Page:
Balanced Growth Despite Uzawa

56 Pages Posted: 22 Mar 2016

See all articles by Gene M. Grossman

Gene M. Grossman

Princeton University - Woodrow Wilson School of Public and International Affairs; Princeton University - Department of Economics; CESifo (Center for Economic Studies and Ifo Institute); Centre for Economic Policy Research (CEPR); National Bureau of Economic Research (NBER)

Elhanan Helpman

Harvard University - Department of Economics; National Bureau of Economic Research (NBER); Centre for Economic Policy Research (CEPR)

Ezra Oberfield

Princeton University

Thomas Sampson

Harvard University

Multiple version iconThere are 3 versions of this paper

Date Written: February 29, 2016

Abstract

Evidence for the United States suggests balanced growth despite falling investment-good prices and less than unitary elasticity of substitution between capital and labor. This is inconsistent with the Uzawa Growth Theorem. We extend Uzawa's theorem to show that introducing human capital accumulation in the standard way does not resolve the puzzle. However, balanced growth is possible if education is endogenous and capital is more complementary with schooling than with raw labor. We describe balanced growth paths for several neoclassical growth models with capital-augmenting technological progress and endogenous schooling. The balanced growth path in an overlapping-generations model in which individuals choose their time in school matches key features of the U.S. record.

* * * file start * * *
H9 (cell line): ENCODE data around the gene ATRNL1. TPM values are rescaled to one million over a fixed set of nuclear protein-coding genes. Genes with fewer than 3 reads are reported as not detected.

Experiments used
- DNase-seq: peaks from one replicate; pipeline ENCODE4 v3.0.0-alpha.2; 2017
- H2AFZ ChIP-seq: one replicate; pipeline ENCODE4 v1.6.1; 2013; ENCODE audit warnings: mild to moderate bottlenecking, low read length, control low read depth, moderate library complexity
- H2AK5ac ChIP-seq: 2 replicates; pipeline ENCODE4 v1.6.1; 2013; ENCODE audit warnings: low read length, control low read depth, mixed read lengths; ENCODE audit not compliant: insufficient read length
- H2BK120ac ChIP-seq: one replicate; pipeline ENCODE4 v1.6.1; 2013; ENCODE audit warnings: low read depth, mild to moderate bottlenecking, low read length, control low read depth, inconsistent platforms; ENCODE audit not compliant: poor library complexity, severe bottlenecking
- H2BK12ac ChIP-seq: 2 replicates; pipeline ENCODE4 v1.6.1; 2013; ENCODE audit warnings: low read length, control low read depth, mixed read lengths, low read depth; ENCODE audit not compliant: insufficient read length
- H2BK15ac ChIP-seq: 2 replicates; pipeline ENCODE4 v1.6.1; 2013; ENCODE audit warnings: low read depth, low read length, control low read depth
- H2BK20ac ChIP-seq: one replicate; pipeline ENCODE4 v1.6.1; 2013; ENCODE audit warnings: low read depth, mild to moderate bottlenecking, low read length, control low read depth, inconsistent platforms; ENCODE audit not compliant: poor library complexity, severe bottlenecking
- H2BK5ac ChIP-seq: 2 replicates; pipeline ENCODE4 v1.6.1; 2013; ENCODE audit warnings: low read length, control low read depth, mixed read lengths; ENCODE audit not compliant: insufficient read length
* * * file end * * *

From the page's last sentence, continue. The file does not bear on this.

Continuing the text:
Keywords: neoclassical growth, balanced growth, technological progress, capital-skill complementarity

JEL Classification: O410

Suggested Citation

Grossman, Gene M. and Helpman, Elhanan and Oberfield, Ezra and Sampson, Thomas, Balanced Growth Despite Uzawa (February 29, 2016). CESifo Working Paper Series No. 5774. Available at SSRN: https://ssrn.com/abstract=2752865

Gene M. Grossman

Princeton University - Woodrow Wilson School of Public and International Affairs ( email )

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Princeton University - Department of Economics ( email )

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CESifo (Center for Economic Studies and Ifo Institute) ( email )

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Centre for Economic Policy Research (CEPR)

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National Bureau of Economic Research (NBER)

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Elhanan Helpman

Harvard University - Department of Economics ( email )

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National Bureau of Economic Research (NBER)

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Centre for Economic Policy Research (CEPR)

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Ezra Oberfield

Princeton University ( email )

Princeton, NJ 08544-1021
United States

Thomas Sampson (Contact Author)

Harvard University ( email )

1875 Cambridge Street
Cambridge, MA 02138
United States

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